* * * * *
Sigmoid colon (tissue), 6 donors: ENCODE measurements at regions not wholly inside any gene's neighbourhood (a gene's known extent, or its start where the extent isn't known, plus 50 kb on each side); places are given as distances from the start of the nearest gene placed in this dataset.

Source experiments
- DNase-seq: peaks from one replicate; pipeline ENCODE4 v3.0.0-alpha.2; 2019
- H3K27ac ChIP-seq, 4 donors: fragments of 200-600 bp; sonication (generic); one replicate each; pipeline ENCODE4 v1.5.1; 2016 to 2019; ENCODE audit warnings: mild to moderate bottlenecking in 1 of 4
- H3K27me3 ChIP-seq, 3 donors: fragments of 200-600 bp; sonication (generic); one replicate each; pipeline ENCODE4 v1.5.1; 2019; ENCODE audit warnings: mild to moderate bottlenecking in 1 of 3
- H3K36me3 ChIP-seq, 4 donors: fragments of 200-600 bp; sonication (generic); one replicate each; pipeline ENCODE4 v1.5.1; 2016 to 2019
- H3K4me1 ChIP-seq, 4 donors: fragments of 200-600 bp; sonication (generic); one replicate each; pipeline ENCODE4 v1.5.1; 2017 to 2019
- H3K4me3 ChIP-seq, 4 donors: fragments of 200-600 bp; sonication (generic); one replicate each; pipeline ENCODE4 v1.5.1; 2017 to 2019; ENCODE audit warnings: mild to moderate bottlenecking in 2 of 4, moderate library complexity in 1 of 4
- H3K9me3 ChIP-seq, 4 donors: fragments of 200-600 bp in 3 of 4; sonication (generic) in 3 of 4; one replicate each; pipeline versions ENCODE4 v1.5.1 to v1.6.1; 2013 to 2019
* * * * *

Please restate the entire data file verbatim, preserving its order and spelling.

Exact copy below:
Sigmoid colon (tissue), 6 donors: ENCODE measurements at regions not wholly inside any gene's neighbourhood (a gene's known extent, or its start where the extent isn't known, plus 50 kb on each side); places are given as distances from the start of the nearest gene placed in this dataset.

Source experiments
- DNase-seq: peaks from one replicate; pipeline ENCODE4 v3.0.0-alpha.2; 2019
- H3K27ac ChIP-seq, 4 donors: fragments of 200-600 bp; sonication (generic); one replicate each; pipeline ENCODE4 v1.5.1; 2016 to 2019; ENCODE audit warnings: mild to moderate bottlenecking in 1 of 4
- H3K27me3 ChIP-seq, 3 donors: fragments of 200-600 bp; sonication (generic); one replicate each; pipeline ENCODE4 v1.5.1; 2019; ENCODE audit warnings: mild to moderate bottlenecking in 1 of 3
- H3K36me3 ChIP-seq, 4 donors: fragments of 200-600 bp; sonication (generic); one replicate each; pipeline ENCODE4 v1.5.1; 2016 to 2019
- H3K4me1 ChIP-seq, 4 donors: fragments of 200-600 bp; sonication (generic); one replicate each; pipeline ENCODE4 v1.5.1; 2017 to 2019
- H3K4me3 ChIP-seq, 4 donors: fragments of 200-600 bp; sonication (generic); one replicate each; pipeline ENCODE4 v1.5.1; 2017 to 2019; ENCODE audit warnings: mild to moderate bottlenecking in 2 of 4, moderate library complexity in 1 of 4
- H3K9me3 ChIP-seq, 4 donors: fragments of 200-600 bp in 3 of 4; sonication (generic) in 3 of 4; one replicate each; pipeline versions ENCODE4 v1.5.1 to v1.6.1; 2013 to 2019